A swept-blend command was used to create the smooth articulating surface. The bone-implant interface was created using a new set of curves in the same planes as the original curves. The inner curves were offset from the original curves and then manually edited to avoid any undercuts. The offset distance was kept uniform to create an implant with constant wall thickness. A new center plane curve was created as well to prevent the need for undercuts. A swept-blend-cut command was used to create the bone-implant interface. Additional cuts and fillets were added to provide an implant with smooth surfaces and edges (Figure 5).
Figure 5
Figure 5

3D computer model of a custom designed femoral component.

The result was a femoral component with a natural articulating surface and a bone-implant interface that more evenly distributes the load on the bone surfaces. The thickness of the implant could be adjusted based on material choice (titanium or cobalt-chromium) as well as patient weight and activity level.

Finite element analysis (FEA)

To test the hypothesis that the proposed bone-implant interface surface will provide more even stress distribution, finite element analyses were performed.

To reduce the computational effort, two implants were designed with the same simple articulating surface. One bone-implant interface surface was designed with the conventional five flat surfaces; and the other bone-implant interface was designed with the proposed custom smooth surface. Distal femur models for the FEA were created by aligning the implants to a distal femur model and by using a Boolean operation (distal femur minus femoral component) to simulate the bone-cutting procedure. ABAQUS 6.4-3 CEA (ABAQUS, Inc. Providence, RI) was used to perform the FEA, and the tetrahedral mesh was based on the triangular surface mesh generated by Mimics.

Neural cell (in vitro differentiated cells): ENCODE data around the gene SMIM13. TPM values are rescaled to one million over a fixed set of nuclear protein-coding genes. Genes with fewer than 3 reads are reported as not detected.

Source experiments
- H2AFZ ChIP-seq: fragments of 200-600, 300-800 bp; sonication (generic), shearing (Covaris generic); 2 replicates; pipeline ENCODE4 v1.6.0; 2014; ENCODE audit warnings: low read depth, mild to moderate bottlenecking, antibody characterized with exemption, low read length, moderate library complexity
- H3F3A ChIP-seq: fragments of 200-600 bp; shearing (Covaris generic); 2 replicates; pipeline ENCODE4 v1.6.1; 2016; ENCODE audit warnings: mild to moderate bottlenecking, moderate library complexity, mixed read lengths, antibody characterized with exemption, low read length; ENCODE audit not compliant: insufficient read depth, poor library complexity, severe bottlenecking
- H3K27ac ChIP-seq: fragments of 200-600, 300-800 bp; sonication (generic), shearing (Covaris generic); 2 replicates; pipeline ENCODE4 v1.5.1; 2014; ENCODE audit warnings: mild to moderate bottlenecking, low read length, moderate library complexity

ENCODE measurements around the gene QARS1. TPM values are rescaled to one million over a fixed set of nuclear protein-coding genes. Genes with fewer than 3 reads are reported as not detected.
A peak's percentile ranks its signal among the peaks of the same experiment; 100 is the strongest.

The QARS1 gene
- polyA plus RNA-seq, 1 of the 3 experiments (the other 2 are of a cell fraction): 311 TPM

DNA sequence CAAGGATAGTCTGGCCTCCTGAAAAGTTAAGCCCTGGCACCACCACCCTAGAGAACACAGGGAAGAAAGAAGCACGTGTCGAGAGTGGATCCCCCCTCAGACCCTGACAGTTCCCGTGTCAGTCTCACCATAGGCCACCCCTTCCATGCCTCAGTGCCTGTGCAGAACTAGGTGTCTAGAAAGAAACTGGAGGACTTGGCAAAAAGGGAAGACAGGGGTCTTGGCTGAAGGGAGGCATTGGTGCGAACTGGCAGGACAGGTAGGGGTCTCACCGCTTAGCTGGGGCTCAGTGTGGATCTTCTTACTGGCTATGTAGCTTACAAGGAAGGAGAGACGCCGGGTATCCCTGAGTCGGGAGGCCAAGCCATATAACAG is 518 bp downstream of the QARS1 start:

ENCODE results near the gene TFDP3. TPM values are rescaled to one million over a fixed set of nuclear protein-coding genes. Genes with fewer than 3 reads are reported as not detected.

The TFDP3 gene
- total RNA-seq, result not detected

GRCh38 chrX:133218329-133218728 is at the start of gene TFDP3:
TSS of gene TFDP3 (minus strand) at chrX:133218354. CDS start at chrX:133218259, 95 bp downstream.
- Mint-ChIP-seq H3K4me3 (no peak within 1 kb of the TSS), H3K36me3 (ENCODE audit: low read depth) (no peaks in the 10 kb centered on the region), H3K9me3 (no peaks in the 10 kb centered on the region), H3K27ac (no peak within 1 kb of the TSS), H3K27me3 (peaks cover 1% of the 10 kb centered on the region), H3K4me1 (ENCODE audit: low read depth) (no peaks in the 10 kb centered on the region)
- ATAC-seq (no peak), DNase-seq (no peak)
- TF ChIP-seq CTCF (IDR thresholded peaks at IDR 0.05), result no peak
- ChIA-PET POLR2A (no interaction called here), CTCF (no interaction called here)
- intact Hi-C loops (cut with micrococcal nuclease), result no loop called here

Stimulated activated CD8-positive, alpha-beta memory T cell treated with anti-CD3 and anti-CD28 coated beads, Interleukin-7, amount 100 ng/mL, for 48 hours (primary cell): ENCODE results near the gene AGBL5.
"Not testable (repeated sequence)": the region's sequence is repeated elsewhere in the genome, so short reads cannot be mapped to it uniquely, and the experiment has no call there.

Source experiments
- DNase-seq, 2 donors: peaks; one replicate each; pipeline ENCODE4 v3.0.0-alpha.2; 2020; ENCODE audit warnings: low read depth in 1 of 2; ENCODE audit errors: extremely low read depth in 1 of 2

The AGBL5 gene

To enhance the original triangular surface mesh, the remesh module in Mimics was used. By using several remeshing algorithms and user-specified parameters, the number of triangular elements can be reduced and reshaped to provide an even surface mesh. If too many triangles are used, then the computation becomes very time consuming and computer intensive. The remeshing of the distal femur and the implants must be performed prior to using the Boolean operation. Table 1 summarizes the number of tetrahedral elements that were used for each model. Figure 6A shows the finite element mesh of the custom implant and distal femur. Figure 6B shows the finite element mesh for the standard implant and distal femur.
Table 1